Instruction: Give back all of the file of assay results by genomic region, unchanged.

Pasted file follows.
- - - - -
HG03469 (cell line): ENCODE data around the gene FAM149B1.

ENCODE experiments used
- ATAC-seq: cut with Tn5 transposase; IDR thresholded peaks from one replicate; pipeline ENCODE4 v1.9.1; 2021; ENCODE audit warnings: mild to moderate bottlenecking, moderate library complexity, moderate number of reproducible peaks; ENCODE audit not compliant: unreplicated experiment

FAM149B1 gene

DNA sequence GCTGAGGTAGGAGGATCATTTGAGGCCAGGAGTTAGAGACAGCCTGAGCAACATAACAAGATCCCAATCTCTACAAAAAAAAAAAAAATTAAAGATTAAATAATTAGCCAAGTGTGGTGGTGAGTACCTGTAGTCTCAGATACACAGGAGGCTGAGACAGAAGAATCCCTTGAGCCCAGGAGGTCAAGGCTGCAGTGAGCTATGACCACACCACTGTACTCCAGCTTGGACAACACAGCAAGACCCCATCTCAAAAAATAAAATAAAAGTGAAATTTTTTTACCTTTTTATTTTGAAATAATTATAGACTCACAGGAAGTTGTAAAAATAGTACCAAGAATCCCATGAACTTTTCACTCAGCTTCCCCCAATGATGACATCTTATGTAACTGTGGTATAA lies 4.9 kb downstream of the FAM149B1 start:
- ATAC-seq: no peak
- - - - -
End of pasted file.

HG03469 (cell line): ENCODE data around the gene FAM149B1.

ENCODE experiments used
- ATAC-seq: cut with Tn5 transposase; IDR thresholded peaks from one replicate; pipeline ENCODE4 v1.9.1; 2021; ENCODE audit warnings: mild to moderate bottlenecking, moderate library complexity, moderate number of reproducible peaks; ENCODE audit not compliant: unreplicated experiment

FAM149B1 gene

DNA sequence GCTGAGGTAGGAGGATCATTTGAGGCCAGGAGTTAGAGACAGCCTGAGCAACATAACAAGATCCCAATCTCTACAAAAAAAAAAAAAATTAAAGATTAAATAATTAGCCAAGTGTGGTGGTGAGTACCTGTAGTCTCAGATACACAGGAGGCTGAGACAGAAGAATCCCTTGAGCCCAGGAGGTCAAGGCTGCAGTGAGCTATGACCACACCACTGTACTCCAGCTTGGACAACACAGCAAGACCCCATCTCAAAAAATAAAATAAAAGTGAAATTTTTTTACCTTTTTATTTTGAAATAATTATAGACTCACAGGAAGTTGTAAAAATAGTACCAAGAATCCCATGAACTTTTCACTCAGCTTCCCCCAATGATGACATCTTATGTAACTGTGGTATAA lies 4.9 kb downstream of the FAM149B1 start:
- ATAC-seq: no peak